Siobhan Wilson was born and raised in Scotland, and decided to give west coast America a shot for six months. Nine years later, she’s still there but with a lot more baggage than she arrived with.
More information on expat life in the USA? Read the Expat Arrivals guide here or read more about expat experiences in the USA.
Q: Where are you originally from?
A: Greenock, Scotland – just outside Glasgow.
Q: Where are you living now?
A: Corvallis, Montana, USA.
Q: How long you have you lived here?
A: I have lived in the States for just over 10 years, but have resided in Corvallis for 3½ years.
Q: Did you move with a spouse/children?
A: No, I came here alone, planning to stay 6 months and return home. I met my husband and decided to stay to pursue a relationship. (After much immigration paperwork and fees) we have been married for 8½ years and have 3 young children.
Q: Why did you move; what do you do?
A: I moved for a change of scenery; a new direction in life.
Q: What do you enjoy most about your host city, how’s the quality of life?
A: It’s beautiful and peaceful here.
Q: Any negatives? What do you miss most about home?
A: I miss being able to walk anywhere I please. Everything is so spread out and far apart here in America. I miss an abundance of public transport, historical buildings and castles, Scottish camaraderie, certain food I can’t buy here and mostly importantly, my family.
Q: Is the city safe?
A: It’s very safe where I live. I can say without equivocation that living here in the countryside of Montana is the safest I have felt in my entire life.
About living in the US
Q: Which are the best places to liveas an expat?
A: In my opinion, the best places to live in the United States – if you are from the UK – are Boston, Massachusetts and Seattle, Washington. Although, anywhere in the Bay Area in California would be good, but costly too.
Q: How do you rate the standard of accommodation?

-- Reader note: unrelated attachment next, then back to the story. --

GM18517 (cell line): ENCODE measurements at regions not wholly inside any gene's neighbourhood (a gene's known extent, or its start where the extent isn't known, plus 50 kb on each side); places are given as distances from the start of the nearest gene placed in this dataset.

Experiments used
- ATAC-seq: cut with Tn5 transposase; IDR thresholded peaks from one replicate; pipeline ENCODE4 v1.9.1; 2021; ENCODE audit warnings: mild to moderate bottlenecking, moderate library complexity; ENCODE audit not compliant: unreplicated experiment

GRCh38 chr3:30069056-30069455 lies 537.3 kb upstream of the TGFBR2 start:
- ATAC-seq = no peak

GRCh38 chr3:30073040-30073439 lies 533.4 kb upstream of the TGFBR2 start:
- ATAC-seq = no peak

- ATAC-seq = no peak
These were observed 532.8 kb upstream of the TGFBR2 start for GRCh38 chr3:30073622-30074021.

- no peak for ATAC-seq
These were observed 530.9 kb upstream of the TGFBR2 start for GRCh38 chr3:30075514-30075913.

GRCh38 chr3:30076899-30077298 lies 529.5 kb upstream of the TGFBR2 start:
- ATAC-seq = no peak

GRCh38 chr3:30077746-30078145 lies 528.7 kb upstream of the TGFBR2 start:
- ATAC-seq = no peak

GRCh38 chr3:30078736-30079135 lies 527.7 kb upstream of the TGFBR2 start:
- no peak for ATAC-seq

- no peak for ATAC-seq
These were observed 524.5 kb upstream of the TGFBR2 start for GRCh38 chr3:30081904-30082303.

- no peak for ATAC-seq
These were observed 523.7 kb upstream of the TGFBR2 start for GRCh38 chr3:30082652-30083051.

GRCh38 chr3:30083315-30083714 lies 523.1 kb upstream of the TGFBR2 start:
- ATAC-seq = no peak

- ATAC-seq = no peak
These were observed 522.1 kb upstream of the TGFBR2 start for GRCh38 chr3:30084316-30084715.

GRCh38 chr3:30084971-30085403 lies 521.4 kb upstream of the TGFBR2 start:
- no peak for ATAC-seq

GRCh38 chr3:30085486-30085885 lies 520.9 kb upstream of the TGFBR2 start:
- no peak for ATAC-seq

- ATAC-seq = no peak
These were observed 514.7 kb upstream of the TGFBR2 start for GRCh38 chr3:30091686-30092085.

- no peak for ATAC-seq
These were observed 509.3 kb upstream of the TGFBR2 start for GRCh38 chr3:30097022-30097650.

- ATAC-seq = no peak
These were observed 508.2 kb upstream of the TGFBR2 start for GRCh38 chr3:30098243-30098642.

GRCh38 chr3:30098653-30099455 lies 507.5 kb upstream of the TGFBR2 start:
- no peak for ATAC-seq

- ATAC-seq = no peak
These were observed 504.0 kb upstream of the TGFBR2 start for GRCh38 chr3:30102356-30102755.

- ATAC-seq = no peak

A: I love having a larger home for less money compared to back home. In retrospect, I miss the intricate architecture of Victorian homes.
Q: What’s the cost of living compared to home? What is cheap or expensive in particular?
A: For the amount of square footage, buying a home here is much cheaper than in Scotland. Typically, anything the U.S. exports is cheaper here: jeans, shoes, designer clothing… Large appliances are also cheaper in the US. However, food seems to be cheaper in the UK.
Q: What are the locals like; do you mix mainly with other expats?
A: The locals are warm, kind people. There isn’t a wide demographic of people here as Montana is a favourite state to retire to. There aren’t many expats here. I know a few from my husband’s place of employment, he works for a well-known global company and some have relocated here.
Q: Was it easy meeting people and making friends?
A: My church affiliations have made making friends much easier. I think if it wasn’t for that connection, it would have been harder.
About working in the US
Q: Did you have a problem getting a work visa/permit?
A: No, but I had to wait a few months after I was married to obtain one.
Q: What’s the economic climate like in the city, is there plenty of work?
A: No, it’s very difficult to get (good) employment here in the Corvallis area.
Q: How does the work culture differ from home?
A: It’s difficult to pinpoint any specific differences. It’s a little more relaxed here than the UK. Notably, there is an interview process when you leave a company. It’s called an exit interview.
Family and children
Q: What are the schools like, any particular suggestions?
A: The local school district ranks in the top 5 in the nation. National school rankings change from town to town and state to state, so it’s difficult to make any solid suggestions. School supplies and milk (during snack time) isn’t provided free like it is in Scotland. Meals are subsidised for very low-income families.
Q: How would you rate the healthcare?
A: Overall, the standard of healthcare is fantastic. I enjoy being able to visit a specialist rather than going to a General Practitioner, and in some cases, having to be referred. You have the ability to choose which specialist you wish to see, one isn’t appointed to you. Although, if you are without health insurance and you become seriously ill, it can be very expensive. Taxes are much lower, and as a result, seeing a doctor and obtaining medications are not free like they are in the UK.
Q: Is there any other advice you like to offer new expat arrivals?
A: Being an expat can be exciting and an adventure, but it is very unlike a life romanticised in films. It is emotionally and socially difficult, and costly at times.It’s easier when you find someone in a similar situation as yours. Locate other expats in your area or around the country. They can provide you with a wealth of information specific to your region. Even after ten years of living here, I still have questions and cultural differences that arise.